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Bootloader unlock process for the Xperias just got easier

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Smartphone manufacturers generally believe that the custom UI they slap on top of their phones’ Android install is perfect. It’s the best possible experience you could have on a phone and you would never, ever want to change it, right? Well, not quite. Many companies  recognise that devs and enthusiasts like to tweak the software, root their devices and flash custom ROMs. Though unlocking the boot loader actually voids the warranty in a lot of cases, a lot of manufacturers are happy to tell you how to do it, and Sony today announced that it would be  making its Unlock Boot Loader service even easier to use.
The company’s Unlock Boot Loader page has been redesigned and now includes a simple 3-step process for unlocking the boot loader. All you need to do is select your device and provide your email and IMEI number. Then Sony will provide you with an unlock code for your device.

In addition to revising the instructions, Sony has improved the process for checking whether or not your device is supported (you no longer have to go through the entire list to find your phone). There’s now also an FAQ to help those having issues unlocking their device.

While Sony is all for helping you unlock your device, the company does still advise against it unless you know what you’re doing. In fact, the company goes as far as to say “normal consumers” don’t need to unlock their devices at all.

“The original Sony software installed on your device is rigorously tested for great functionality,” Sony said on it developer blog this morning. “If you do decide to unlock the boot loader, you should be aware that unlocking the boot loader may void your warranty of the device. Certain functions or features might cease to work, and you might even cause damage to your device.”

Proceed with caution.

  • Merags

    For the Z2 from Bell:

    “In your device, open the dialler and enter *#*#7378423#*#* to access the service menu.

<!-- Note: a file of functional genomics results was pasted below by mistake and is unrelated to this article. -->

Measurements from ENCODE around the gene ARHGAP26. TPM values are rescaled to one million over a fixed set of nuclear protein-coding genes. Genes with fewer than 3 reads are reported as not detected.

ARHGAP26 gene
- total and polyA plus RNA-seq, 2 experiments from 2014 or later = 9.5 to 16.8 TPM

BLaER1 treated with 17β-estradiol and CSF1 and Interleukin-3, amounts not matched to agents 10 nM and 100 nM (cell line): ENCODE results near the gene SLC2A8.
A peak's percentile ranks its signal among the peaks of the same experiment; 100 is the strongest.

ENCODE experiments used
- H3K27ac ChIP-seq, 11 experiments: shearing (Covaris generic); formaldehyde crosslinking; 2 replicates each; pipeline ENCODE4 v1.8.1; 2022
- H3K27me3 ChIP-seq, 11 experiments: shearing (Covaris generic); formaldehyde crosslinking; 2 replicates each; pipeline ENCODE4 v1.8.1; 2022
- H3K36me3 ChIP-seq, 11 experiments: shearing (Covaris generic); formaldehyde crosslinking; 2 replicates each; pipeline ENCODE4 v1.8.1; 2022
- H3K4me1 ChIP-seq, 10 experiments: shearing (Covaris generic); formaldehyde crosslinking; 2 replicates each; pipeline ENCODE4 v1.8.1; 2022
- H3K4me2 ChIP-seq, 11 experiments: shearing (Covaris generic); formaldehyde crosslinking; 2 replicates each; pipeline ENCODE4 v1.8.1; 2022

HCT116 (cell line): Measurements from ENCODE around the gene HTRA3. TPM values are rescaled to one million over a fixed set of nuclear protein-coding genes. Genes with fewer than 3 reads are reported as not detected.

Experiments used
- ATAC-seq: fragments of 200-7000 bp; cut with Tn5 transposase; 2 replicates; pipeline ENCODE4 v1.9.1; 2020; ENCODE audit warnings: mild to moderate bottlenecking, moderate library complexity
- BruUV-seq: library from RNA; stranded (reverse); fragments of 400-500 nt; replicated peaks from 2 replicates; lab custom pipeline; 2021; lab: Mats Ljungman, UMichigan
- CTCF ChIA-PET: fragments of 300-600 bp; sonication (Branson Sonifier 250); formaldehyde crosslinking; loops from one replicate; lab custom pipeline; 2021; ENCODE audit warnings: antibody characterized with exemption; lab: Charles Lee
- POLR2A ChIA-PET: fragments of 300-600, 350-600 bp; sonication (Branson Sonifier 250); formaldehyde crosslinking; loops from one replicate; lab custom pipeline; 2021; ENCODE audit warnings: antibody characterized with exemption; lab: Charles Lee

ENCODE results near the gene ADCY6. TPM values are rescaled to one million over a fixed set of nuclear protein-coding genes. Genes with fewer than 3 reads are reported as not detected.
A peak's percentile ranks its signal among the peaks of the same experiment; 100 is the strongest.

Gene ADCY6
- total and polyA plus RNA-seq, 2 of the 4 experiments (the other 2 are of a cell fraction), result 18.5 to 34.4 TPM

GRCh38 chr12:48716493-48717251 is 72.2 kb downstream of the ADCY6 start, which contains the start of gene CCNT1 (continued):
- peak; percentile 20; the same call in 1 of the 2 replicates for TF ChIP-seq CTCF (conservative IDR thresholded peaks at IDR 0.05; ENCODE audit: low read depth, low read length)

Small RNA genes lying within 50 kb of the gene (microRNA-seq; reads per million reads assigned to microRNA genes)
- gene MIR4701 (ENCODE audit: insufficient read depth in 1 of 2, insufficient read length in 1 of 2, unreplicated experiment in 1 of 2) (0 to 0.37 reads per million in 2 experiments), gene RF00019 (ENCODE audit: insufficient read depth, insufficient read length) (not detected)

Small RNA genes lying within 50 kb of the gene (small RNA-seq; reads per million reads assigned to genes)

Tap Service info > Configuration > Rooting Status. If Bootloader unlock allowed says Yes, then you can continue with the next step. If it says No, or if the status is missing, your device cannot be unlocked”

    It says No….

    • Unorthodox

      This sucks. I’m planning to get a Z3 when it’s out, and ability to unlock BL will be one of the deciding factors.

    • Bri Bru

      What does it mean? It means that you can’t unlock bootloader?

    • Merags

      You can still unlock it, just not through this Sony-approved process. And it will void the warranty either way.

    • marorun1982

      Providers can choose to block the ability to unlock bootloader on Sony device.. Sorry for you my Z1 from Telus Say yes..

    • guysmiles

      Funny, my Z1 from Telus says no . . .

    • marorun1982

      It’s not impossible that’s the one retail from Telus say no I admit mine is a demo device for Telus rep (currently working for Telus..)

    • MikeOxlong

      Moral of the story, don’t buy your phone from Bell.

    • lemonnnnz

      I’m learning that the hard way currently. Oh what joy.

  • Mike L

    It’s not so much wanting to get rid of the manufacturers Android UI, It’s more, I want to get rid of the carriers bloatware afterwards.

    • marorun1982

      Well Bell dont want you to remove them so when they have the choice they tell the OEM no and thats what they did with Xperia devices..

  • Bri Bru

    I hate when they things like “it MAY void your warranty …”
    So will it void the warranty or no? I need a straight answer.

  • ineptone

    Instead of all the inevitable hassle that would come with this, you could just root with Towelroot and then unlock the bootloader with BootUnlocker – which also happens to let you toggle the “tampered” state and bootloader “lock/unlock”. It takes all of 30 seconds from download to completion for the whole process. Then it’s just a matter of installing BusyBox and SuperSU and the possibilities are endless.

  • KiwiBri

    so, anyone got a link to a good page to explain about bootloader, rooting etc in general?
    thanks

    • Richard Wangly

      In terms of Android, root simply gives you (or your apps) the authority to read/write/run anything while the phone is running. The exception to this is the system folder, which may have read-only enabled – meaning any changes you make would be reversed when you reboot. This setting sometimes doesn’t get hacked, so you would need to disable it from the command line – but you can only do it with an unlocked bootloader. Finally, an unlocked bootloader will also allow you to completely remake the system or install a different one, which is necessary for versions with modified kernels such as CyanogenMod. For more just google bootloader vs root.

  • ScooterinAB

    This is exciting news. So when Sony pushes out shitty software that they didn’t QC that ends up breaking my phone and causes the CPU to heat up and BURN ME, I now have an easier way to unlock the bootloader and flash it with functioning software. I’ll be seeing you real soon, Unlock Boot Loader website.

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